Tuesday, June 24, 2014

Frozen Heart

The frozen mist hung low over the valley, the harbor clogged by sheets of ice that were too brittle to move across, but too thick to sail through. The guardsmen were nervous, as the mist had descended on the city two days ago, and not one person had come to the gates since then. There were no sounds of birds, or of trickling water, or even of a peasant begging for entry. No, the guards of the wall were faced with absolute silence.

Sven walked up to Gunther, both dressed in their boiled leather jerkins and cloaks, holding simple wooden shields and spears. “Anything yet?”
Gunther shook his head, gazing out over the frosty fog. “No signs of anything. It’s unlike anything I’ve ever seen!”
Sven would have responded in kind, saying how he’d never seen anything like it before. Really, he would have. But the clink of metal on stone caught his attention, forcing him to look out over the parapets at the four pronged piece of metal that had latched to the stonework, the frost covering the bare metal, and the chain that it was connected to. Before he could even call out a warning, a hundred other metal hooks joined their brother, latching onto the side of the walls, growing taut as something began to scale the walls.
“To arms!” Sven cried, turning in towards the village, fumbling with a small animal horn at his side. Pulling it to his mouth, he blew into it long and loud, signaling that the city was under attack, and that the men were to arm themselves and ready for combat.
Sven turned to tell Gunther to begin unhooking the grappling hooks, but he was too late. Standing over Gunther’s bloody corpse was a wraith of a man, shrouded in icy clothes and tattered armor, wielding a rusted sword sheathed in crystallized ice and blood, steam rising from the blade from the warm blood spilled upon it. Behind this creature another one climbed up the chain, this one wielding a hammer, a great section of his upper body having rotted away only to be replaced by ice.
Heat…” The ghoul growled, stepping over Gunther’s body with a crunch of ice in it’s step. “Death to heat.”
Sven did all that he could to parry the creatures powerful swings, cursing his lazy training schedule and general sloth the last few years, knowing that it would most likely be what ended him today.
Sitting atop Ursa, Ambrosia petted his matted fur as she watched her soldiers advance on her former home, her two personal guard remaining by her side as her legion trudged onward. The large ghoul with ice shards for a beard and the intelligent wraith with the horned helm, which she had yet to name, stood by her side.
Well, by Ursa’s side. The bear was large, even by the normal standards of the Germanic mountains. The bear drooled icicles which broke every few moments as it opened and closed its diseased maw, the glassy eyes staring into oblivion as it awaited instruction from Ambrosia. The horned wraith turned and, with a graceful bow, spoke up in a hoarse whisper.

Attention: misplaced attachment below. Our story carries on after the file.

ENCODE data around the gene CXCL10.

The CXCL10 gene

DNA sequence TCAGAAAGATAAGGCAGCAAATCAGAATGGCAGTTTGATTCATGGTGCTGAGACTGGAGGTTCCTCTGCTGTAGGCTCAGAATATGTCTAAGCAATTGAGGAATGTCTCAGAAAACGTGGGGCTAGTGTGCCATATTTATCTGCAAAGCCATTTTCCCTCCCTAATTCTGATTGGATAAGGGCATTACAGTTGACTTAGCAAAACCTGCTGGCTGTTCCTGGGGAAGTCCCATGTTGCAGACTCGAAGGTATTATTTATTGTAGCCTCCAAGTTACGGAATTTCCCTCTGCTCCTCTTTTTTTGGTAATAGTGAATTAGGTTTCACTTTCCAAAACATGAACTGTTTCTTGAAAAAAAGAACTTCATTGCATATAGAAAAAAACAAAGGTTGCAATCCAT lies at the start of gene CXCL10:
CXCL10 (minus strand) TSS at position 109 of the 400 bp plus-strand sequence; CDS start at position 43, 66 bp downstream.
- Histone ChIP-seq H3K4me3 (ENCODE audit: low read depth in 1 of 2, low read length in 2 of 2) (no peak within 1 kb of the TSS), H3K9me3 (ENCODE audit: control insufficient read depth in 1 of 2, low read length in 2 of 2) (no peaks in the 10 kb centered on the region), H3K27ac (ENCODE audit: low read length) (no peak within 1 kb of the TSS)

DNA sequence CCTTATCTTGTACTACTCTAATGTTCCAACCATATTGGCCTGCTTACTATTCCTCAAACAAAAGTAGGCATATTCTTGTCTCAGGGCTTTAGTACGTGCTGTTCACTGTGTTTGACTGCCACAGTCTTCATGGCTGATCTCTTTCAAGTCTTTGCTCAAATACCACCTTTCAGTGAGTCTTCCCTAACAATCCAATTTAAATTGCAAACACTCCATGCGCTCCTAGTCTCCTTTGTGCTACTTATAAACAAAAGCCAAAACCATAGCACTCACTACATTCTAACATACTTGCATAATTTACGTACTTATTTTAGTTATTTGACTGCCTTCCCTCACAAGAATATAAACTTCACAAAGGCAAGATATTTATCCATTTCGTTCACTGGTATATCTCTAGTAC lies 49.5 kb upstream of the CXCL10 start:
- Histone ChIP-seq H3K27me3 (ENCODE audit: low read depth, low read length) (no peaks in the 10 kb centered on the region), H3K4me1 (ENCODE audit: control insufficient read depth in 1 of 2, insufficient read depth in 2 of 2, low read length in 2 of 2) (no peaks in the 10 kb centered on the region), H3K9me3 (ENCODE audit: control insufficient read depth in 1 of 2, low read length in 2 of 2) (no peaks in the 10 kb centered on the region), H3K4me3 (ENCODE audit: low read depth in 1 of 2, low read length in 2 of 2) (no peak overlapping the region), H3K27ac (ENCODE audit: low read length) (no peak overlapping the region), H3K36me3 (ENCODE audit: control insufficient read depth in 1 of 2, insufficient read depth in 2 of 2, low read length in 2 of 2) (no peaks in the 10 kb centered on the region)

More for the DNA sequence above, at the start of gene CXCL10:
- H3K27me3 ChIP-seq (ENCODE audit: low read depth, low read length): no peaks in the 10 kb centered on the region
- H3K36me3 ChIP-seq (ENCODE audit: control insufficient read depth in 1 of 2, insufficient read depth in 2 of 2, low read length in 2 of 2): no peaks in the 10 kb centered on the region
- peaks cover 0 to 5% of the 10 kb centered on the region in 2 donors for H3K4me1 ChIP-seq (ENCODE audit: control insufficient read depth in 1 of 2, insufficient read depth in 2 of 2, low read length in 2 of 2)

“Perhaps now would be a good time for cover? A small storm perhaps, to grant your troops a measure of protection?”
Ambrosia stared at the mass of half-frozen corpses climbing the walls, some using the grappling hooks, some merely climbing the stone. Looking around at the snow piled high, Ambrosia gave a wicked smile as she got an idea.
Holding her hands up, she began to work her fell magic into the very air around her, a swirling storm of freezing energy radiating out from her hands. Both Icebeard and Horns watched in abject wonder as she unleashed the fury of winter against those that had wronged her.
Sitting in the small keep that marked the seat of power for the small kingdom, Queen Anne sat on her throne, wrapped in warmer garments that still showed her status above the common people. Her daughters stood beside her as her general explained how the city was under siege by the frozen dead.
“The priests and bishops that tried to rebuke them in God’s name have been slain, the streets running into a red slush from their freezing blood. The monsters butcher anyone they come across, slaying man, woman and child. They’ve even taken to the stables and slaughtered the horses and mares within. We’ve fallen back to the castle with our remaining defenders, bringing in as many civilians as we could. The creatures fight with unrelenting force, our weapons merely knocking ice from their frozen forms.”
“General Shade, do what you can to see this city saved. You have my full confidence that you will be able to hold back and repulse these intruders.”
“Yes my Queen,” the General said, rising from his crouched position before her. Turning, he motioned for his soldiers to leave the throne room with him, leaving the royal family to themselves.
“Is it Ambrosia?” One of the girls asked, her platinum blonde hair in twin braids shining in the candle light.
“Why would she do this Sara, this has to be the work of the devil, right mother.” The other sister, an older girl with short cropped black hair said.
The Queen rose from her seat, walking down the steps of the dais. “Yes to both of you. Ambrosia is a witch most foul, and is guilty of assassination. She killed your father before running from justice.”
“Ambrosia killed Daddy…” Sara said, half hiding behind the throne as her mother walked to the windows showing the growing snowstorm billowing outside.
“That… that… that little witch! She’s the reason we’re all suffering for this! Mother, you must stop her!” Beatrice, the older sister, said, fists clenched at her sides.
“We will my dear. God will prevail, and we will have justice.”